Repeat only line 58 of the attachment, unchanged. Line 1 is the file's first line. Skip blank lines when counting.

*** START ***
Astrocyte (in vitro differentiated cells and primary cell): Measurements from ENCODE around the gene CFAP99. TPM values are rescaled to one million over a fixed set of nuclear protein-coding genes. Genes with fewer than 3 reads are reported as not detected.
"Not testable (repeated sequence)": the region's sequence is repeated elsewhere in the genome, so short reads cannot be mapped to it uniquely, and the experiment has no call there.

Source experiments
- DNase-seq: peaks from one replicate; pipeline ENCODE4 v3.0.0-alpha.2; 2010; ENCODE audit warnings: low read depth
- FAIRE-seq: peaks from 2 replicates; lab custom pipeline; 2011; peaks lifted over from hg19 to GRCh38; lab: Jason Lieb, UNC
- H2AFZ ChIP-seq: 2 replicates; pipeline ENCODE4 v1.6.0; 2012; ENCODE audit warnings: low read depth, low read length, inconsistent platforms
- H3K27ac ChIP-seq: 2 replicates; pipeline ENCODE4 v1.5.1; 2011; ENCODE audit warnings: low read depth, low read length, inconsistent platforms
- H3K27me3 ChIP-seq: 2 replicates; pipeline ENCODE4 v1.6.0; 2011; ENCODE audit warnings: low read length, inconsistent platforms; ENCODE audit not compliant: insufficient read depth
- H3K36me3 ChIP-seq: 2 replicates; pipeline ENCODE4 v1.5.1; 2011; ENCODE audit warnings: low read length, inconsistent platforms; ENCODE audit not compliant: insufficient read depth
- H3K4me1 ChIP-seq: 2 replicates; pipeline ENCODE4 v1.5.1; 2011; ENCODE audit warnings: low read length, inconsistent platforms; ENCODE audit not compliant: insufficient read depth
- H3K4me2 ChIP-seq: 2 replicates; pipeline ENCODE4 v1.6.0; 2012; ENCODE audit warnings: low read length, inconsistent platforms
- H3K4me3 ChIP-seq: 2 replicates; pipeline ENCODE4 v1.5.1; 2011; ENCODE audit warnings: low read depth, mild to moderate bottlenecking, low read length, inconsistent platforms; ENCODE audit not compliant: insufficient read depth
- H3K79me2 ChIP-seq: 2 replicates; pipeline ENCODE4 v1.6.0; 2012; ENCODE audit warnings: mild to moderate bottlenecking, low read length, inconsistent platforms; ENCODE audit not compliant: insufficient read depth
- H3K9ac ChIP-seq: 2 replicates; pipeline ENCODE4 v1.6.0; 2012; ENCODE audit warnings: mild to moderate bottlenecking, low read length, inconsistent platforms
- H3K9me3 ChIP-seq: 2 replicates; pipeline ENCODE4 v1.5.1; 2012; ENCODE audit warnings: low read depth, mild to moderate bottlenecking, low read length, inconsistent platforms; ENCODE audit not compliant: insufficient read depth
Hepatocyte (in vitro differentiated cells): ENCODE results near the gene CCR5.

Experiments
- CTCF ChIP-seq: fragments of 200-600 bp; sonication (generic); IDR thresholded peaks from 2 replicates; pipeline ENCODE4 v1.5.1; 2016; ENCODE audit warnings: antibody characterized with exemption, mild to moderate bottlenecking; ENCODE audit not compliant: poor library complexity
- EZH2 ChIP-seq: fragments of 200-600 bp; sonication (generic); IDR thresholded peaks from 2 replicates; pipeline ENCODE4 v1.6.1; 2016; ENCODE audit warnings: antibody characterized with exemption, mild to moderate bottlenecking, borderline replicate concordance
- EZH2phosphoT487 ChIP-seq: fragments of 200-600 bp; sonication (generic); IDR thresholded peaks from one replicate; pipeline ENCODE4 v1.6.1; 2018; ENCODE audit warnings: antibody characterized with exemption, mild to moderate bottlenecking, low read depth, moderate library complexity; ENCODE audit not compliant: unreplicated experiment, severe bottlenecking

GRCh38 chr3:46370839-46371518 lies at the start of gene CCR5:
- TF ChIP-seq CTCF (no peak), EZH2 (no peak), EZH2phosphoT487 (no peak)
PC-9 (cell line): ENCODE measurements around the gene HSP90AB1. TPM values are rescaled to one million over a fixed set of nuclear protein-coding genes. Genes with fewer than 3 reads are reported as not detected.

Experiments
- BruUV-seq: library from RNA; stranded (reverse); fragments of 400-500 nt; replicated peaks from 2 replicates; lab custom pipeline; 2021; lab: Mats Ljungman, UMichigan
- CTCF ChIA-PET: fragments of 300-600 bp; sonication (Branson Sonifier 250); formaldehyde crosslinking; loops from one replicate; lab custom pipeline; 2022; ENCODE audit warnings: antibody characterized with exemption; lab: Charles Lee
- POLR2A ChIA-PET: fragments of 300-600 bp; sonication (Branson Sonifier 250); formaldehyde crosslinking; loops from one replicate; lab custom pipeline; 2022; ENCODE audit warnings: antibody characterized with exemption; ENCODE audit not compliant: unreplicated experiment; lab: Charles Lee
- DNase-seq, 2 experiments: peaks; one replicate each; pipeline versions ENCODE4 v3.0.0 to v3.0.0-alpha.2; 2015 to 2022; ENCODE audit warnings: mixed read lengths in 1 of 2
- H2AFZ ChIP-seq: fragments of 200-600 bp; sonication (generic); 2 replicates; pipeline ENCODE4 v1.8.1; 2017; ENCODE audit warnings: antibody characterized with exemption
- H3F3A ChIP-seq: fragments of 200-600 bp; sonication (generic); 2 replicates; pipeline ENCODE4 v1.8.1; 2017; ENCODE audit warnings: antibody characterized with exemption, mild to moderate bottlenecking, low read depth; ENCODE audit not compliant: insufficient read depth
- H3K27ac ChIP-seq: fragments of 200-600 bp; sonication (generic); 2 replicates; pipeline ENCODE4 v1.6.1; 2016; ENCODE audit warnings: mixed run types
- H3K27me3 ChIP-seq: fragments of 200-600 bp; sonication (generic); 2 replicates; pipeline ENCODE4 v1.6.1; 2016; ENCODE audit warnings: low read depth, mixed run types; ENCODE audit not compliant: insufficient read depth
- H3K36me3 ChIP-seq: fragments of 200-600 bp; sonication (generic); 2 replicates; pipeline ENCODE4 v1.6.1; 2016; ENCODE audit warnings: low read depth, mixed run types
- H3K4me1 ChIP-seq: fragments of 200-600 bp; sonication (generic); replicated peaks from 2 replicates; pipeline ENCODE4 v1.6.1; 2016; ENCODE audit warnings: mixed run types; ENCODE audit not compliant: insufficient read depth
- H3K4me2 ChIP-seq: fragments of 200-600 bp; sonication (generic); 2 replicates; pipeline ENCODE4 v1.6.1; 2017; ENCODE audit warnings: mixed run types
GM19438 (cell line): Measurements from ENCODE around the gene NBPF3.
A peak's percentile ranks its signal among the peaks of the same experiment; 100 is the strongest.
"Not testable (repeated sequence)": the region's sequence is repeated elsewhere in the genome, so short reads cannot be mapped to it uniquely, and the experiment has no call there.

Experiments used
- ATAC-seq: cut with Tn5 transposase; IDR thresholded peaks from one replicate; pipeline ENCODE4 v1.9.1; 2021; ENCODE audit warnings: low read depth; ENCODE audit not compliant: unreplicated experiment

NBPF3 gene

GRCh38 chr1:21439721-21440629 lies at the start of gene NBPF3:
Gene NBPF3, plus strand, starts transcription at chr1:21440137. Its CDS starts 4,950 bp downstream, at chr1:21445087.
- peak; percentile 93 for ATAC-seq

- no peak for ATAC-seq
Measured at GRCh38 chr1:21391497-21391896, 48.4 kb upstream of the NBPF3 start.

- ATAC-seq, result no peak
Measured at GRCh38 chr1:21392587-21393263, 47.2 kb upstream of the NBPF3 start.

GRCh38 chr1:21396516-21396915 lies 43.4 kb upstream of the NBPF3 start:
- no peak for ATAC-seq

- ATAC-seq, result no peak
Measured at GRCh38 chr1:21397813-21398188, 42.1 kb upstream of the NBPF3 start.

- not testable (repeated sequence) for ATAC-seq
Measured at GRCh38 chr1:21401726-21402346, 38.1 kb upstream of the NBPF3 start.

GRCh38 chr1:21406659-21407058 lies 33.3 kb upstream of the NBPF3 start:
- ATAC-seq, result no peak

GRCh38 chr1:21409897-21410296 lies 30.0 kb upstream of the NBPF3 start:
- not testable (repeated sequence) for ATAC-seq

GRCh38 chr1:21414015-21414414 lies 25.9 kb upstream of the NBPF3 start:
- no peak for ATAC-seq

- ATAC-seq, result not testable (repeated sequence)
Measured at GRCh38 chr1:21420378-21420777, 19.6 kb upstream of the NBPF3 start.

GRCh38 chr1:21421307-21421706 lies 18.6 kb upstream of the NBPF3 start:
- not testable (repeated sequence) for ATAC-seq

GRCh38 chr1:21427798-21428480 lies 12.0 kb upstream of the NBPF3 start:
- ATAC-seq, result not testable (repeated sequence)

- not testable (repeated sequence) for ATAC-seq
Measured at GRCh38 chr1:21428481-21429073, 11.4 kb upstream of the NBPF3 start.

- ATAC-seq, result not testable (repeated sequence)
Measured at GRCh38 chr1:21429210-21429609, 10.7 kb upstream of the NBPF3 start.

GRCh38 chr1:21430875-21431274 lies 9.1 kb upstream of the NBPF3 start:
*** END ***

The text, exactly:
- not testable (repeated sequence) for ATAC-seq